Subjects performed 2 maximal attempts at each VJ exercise with the best result being recorded for analysis. A 30-second interval was allowed between the 4 jumps [21]. High intensity runs and sprinting may represent approximately 10% of the total distance covered during a match [22]. As they are mostly performed in shorter distances (10-30m) [23], evaluating players under these conditions may represent an important potential indicator. The sprint time for 10-m and 20-m was measured using an infrared timing system with three photo cells (Witty, Microgate, Italy), allowing both times to be recorded in just one attempt. Participants were asked to assume a stationary start position with the front foot placed 50 cm behind the first cell. Sprint tests were performed 30 seconds after the VJ assessment. All previous tests were performed immediately after WU (pre-test, post-WU evaluation) and 12 minutes after WU (post-test, R-WU evaluation) (see Fig 1). This time gap was established according to the average time interval usually reported by coaches that have as a reference the official U-19 pre-match protocol (10 to 15 minutes). Players were evaluated in a sequentially mode so to ensure that the time from the R-WU routine to the assessment was identical for all players.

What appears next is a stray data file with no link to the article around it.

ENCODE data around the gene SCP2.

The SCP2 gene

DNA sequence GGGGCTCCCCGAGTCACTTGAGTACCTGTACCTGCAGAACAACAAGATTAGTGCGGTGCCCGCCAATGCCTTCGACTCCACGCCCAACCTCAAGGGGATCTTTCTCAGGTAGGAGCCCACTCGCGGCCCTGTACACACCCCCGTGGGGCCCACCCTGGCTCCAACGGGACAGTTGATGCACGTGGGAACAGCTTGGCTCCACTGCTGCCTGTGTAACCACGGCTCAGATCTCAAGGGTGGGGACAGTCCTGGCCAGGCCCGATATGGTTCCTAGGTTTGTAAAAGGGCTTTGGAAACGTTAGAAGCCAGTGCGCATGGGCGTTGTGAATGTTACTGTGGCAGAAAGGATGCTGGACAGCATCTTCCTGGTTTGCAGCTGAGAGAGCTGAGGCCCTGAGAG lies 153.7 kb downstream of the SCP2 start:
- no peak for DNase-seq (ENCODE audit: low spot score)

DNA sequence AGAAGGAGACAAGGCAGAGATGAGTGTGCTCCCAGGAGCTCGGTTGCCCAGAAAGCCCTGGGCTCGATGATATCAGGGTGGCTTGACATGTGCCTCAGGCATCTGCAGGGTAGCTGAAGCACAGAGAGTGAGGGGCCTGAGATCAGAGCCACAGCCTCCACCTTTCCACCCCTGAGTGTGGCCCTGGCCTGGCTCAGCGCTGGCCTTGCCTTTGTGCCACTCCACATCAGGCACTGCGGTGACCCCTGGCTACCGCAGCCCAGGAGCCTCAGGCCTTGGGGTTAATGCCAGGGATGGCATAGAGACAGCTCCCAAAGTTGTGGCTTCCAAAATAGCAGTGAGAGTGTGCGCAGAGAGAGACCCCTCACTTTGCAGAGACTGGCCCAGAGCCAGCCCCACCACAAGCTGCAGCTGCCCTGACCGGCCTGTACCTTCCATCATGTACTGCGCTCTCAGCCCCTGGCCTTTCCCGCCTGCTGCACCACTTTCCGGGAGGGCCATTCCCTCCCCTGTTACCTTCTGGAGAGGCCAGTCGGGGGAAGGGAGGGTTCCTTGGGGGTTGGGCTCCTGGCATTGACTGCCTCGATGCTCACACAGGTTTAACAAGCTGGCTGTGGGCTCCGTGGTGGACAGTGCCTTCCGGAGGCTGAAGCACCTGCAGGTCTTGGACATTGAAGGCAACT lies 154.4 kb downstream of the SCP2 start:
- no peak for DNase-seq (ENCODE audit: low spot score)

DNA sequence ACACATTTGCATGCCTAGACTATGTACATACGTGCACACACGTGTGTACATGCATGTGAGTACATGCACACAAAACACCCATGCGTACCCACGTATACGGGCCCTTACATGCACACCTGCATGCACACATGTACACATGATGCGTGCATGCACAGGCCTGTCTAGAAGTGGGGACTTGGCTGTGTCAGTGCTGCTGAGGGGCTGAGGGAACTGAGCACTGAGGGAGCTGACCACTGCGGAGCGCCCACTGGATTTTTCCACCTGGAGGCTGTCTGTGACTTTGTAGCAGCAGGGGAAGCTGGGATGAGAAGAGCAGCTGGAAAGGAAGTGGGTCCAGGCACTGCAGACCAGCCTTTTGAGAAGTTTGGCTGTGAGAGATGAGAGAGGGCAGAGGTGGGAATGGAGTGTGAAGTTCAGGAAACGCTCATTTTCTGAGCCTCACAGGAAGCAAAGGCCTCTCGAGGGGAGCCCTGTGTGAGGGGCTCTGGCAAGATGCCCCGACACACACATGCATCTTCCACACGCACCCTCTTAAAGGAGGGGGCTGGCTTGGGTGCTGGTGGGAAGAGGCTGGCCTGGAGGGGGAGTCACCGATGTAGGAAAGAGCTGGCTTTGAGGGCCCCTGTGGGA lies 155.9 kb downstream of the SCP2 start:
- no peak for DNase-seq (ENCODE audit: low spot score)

Statistical analysis

Individual and mean changes from post-WU to R-WU for all considered R-WU activities were graphically represented and the variation from considered moments expressed in percentage variation (mean±SD). Also, both intra-day (between-players) and day-to-day variability (within-players) in post-WU performance was measured as typical error and expressed as a coefficient of variation, CV (%) [24]. To realize the possibly beneficial/harmful effects of between-R-WU interventions on players’ performance measures, the data were analysed with a specific spreadsheet for pre-post crossover trial [25]. The effects were estimated in percent units through log-transformation and uncertainty in the estimate was expressed as 90% confidence limits. The outcome for performance measures was evaluated with the clinical/practical version of magnitude-based inference: suggested default probabilities for declaring an effect clinically beneficial are <0.5% (most unlikely) for harm and >25% (possibly) for benefit; a clinically unclear effect is therefore possibly beneficial (>25%) with an unacceptable risk of harm (>0.5%) [26]. Probabilities were reported using the following scale: 25–75%, possibly; 75–95%, likely; 95–99.5%, very likely; >99.5%, most likely. Standardized (Cohen) mean differences, and respective 90% confidence intervals were also computed as magnitude of observed effects, and, thresholds were 0.2, trivial; 0.6, small; 1.2, moderate; 2.0, large; and >2.0, very large [26].